First to be established is an eye line, the dotted line EL . This is the viewerís eye line and for convenience I have placed it just above the figure with the umbrella. Also for convenience it is horizontal in this case. Next establish a true vertical at right angles to the eye line. V1 is taken from where the corner of the far building meets the street. I have overlaid the dotted line PV over the corner of the building as it is painted and you will see that it slopes to the right giving the impression that the building is leaning towards the viewer. A second vertical V2 overlays what I take to be front corner of an extension to the building and this is fine. A ruler laid over the upper window line on the extension (line V2 a) conveniently meets the eyeline at the edge of the paper so Iíve taken this as an arbitrary vanishing point VP. So the upper window line is OK. Line V2 b follows your painted line so this too is OK. Line V2 c takes as its landmark the edge/corner of the extension window and you can see that your painted line to the right takes a much shallower angle to the VP so there is a little bit of correction needed there.
On the vertical V1, line a has been placed just above and line b just below your painted window lines and their angles are about right for this vanishing point. Lines c and d representing the upper and lower edge of the canopy over the ground floor windows of the far building show that the painted lines are quite a long way out so there is a substantial correction to be made here. Similarly with line e. With line f there is just a tiny tweak required to the building/pavement line.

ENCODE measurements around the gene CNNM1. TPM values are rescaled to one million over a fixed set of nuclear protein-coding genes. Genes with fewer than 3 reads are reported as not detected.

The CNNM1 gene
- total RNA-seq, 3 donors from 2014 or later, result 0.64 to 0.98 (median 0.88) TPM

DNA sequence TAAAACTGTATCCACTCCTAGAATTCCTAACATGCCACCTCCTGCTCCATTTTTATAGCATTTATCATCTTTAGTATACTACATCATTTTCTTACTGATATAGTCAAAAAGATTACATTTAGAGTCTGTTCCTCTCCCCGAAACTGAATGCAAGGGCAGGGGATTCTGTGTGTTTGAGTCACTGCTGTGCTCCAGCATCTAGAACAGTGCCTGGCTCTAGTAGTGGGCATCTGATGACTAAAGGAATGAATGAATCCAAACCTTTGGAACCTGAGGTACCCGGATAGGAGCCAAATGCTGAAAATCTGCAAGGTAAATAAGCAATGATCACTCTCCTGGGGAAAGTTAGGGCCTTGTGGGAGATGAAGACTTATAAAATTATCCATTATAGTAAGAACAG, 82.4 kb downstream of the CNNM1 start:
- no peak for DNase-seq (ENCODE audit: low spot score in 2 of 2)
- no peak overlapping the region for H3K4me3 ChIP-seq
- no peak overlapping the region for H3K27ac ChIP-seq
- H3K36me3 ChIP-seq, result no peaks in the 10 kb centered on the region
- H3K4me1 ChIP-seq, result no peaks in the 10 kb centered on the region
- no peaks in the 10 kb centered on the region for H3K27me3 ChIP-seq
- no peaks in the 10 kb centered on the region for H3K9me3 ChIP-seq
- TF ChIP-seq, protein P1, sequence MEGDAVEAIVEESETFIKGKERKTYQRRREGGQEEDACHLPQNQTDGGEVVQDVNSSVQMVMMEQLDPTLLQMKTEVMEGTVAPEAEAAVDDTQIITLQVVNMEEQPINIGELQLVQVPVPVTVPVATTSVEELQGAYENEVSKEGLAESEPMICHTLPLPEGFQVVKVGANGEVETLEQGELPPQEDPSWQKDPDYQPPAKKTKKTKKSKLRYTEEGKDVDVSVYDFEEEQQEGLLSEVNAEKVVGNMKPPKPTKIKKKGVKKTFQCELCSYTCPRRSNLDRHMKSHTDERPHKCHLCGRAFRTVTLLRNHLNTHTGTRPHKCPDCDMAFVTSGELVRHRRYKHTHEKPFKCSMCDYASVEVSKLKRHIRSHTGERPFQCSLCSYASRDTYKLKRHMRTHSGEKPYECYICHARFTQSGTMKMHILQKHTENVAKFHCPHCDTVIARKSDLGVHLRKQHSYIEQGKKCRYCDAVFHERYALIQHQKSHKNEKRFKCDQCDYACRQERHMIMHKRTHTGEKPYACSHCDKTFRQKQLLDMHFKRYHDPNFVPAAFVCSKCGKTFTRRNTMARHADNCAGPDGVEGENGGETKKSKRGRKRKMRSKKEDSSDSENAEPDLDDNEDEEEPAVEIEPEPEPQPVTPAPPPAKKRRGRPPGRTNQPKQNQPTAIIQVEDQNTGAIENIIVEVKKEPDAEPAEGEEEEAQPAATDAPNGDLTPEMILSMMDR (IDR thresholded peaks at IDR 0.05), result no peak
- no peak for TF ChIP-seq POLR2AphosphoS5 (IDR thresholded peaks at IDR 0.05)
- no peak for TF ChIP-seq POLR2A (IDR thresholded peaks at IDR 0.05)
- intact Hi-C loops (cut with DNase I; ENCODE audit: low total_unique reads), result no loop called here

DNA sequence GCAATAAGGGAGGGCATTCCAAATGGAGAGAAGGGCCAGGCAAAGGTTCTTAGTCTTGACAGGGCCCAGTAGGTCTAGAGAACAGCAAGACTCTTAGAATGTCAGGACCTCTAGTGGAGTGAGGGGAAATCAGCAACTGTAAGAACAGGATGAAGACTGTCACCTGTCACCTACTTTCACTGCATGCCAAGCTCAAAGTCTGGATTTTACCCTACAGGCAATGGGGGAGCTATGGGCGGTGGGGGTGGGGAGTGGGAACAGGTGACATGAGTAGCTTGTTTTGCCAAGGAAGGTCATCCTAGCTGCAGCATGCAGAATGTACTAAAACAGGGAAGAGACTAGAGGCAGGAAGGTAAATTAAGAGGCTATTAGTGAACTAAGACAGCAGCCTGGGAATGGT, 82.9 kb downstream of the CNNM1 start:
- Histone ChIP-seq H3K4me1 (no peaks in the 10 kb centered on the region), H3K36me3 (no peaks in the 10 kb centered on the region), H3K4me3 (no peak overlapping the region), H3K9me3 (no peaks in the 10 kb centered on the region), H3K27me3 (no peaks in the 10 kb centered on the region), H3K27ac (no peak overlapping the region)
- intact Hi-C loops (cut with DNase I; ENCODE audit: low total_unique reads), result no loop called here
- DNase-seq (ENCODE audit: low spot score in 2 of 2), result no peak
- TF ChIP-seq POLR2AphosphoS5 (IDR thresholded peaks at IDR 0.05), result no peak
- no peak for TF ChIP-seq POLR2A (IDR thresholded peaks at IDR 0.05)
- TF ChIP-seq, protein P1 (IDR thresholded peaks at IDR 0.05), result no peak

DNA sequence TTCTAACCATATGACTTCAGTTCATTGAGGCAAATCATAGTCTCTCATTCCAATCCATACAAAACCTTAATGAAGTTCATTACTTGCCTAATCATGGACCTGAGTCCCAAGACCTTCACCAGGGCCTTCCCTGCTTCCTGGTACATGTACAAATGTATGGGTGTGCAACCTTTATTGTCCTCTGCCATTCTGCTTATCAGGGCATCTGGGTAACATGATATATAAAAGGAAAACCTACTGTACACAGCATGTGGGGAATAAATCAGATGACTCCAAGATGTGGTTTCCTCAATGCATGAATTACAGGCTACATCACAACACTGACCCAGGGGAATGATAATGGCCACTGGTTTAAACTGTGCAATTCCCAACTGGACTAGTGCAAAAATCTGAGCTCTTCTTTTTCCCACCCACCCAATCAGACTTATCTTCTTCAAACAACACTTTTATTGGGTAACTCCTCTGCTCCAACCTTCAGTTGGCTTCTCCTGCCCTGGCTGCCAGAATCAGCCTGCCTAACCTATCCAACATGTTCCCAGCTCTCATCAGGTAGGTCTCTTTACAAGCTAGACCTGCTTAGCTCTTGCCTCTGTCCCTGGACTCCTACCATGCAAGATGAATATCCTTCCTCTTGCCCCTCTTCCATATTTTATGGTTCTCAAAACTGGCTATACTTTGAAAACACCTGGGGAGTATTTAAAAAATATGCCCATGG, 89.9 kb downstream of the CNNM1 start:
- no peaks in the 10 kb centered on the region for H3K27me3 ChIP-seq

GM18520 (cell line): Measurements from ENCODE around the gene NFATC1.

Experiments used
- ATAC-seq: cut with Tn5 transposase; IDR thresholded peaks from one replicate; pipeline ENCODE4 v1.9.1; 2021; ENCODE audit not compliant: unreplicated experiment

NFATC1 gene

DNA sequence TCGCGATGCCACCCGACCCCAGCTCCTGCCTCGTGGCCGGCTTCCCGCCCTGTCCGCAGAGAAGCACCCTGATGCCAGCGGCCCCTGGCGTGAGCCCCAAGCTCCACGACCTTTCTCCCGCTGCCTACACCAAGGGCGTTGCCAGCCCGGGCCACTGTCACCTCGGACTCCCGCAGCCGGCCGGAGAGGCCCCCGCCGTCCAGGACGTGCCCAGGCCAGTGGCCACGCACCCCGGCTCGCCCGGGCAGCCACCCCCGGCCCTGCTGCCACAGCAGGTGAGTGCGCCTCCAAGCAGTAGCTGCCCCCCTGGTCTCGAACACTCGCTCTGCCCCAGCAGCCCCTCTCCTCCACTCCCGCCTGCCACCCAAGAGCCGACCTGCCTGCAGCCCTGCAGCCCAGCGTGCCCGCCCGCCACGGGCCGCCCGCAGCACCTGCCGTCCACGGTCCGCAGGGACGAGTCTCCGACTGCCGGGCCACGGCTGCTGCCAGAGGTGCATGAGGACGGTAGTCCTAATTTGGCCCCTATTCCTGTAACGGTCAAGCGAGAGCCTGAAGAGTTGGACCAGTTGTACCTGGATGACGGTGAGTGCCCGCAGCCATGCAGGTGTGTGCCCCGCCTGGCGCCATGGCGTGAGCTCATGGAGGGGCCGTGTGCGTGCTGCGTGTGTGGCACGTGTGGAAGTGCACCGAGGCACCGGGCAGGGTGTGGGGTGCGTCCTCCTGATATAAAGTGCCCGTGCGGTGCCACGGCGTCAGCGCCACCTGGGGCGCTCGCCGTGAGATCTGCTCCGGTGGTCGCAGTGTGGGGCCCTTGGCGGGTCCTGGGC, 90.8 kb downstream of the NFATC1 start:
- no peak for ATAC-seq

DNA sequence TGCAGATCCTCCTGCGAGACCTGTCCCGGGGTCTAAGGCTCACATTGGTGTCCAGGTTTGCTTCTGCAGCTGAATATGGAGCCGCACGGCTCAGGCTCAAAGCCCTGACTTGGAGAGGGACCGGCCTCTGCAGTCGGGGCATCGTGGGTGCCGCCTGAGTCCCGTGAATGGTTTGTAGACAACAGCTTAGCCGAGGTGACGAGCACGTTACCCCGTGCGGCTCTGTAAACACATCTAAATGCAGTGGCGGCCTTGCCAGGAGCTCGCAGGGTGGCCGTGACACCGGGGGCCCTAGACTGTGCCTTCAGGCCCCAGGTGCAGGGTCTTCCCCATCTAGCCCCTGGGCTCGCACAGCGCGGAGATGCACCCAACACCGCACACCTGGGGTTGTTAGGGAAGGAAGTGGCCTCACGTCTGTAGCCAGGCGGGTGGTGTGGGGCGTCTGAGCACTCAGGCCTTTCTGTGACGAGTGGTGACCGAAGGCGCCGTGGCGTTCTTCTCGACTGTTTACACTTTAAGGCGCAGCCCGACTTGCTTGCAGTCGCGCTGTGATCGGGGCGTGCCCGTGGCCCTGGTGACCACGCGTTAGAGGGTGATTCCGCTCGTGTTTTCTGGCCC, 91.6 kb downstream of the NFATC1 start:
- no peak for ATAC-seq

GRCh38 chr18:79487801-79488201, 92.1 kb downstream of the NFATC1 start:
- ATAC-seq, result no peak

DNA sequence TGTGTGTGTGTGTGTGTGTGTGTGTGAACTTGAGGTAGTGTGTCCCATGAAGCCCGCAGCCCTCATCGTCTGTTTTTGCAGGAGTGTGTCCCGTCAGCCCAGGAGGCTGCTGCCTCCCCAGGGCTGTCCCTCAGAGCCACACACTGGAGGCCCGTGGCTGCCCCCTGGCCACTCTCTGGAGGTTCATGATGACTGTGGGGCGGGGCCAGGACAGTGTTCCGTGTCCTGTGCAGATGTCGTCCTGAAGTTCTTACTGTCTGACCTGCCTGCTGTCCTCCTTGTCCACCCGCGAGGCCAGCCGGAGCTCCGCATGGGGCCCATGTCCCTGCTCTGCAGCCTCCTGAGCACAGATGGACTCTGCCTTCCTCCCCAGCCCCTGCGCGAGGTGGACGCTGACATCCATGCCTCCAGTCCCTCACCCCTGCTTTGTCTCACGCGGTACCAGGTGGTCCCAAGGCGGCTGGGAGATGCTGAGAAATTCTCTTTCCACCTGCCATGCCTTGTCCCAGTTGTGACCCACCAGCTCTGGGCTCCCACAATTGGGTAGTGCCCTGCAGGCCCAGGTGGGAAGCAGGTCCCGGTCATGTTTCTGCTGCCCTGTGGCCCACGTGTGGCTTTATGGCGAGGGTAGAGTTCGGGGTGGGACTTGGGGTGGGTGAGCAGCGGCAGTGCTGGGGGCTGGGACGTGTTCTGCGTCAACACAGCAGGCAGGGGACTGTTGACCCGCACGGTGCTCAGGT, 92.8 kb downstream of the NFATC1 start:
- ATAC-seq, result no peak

Overall therefore, most of the corrective work is required to the far building between V1 and V2 where adjustment to the verticals together with re-aligning the canopy should serve to make the perspective in that plane more pleasing to the eye.
I hope that this is OK for you and good luck if you decide to go ahead.
07-16-2008, 11:04 PM
Thank you very much Doug, for going to so much trouble to help me. I have reworked those background buildings and I am much happier with them. I will try and post the new version. Your advice was very helpful - perspective has always puzzled me. I have a question, though. How did you decide where the VP would be?
07-17-2008, 04:43 AM
As I said in my post, the position of VP was fairly arbitrary. A ruler laid across the upper window line on the extension conveniently intersected the eyeline at the edge of the paper I was working on. Since at least three other extended window lines met at the same interesction it seemed appropriate to choose this as the VP thereby minimising the amount of correction work needed. The important thing is that you are happier with the result and I look forward to seeing the revised painting.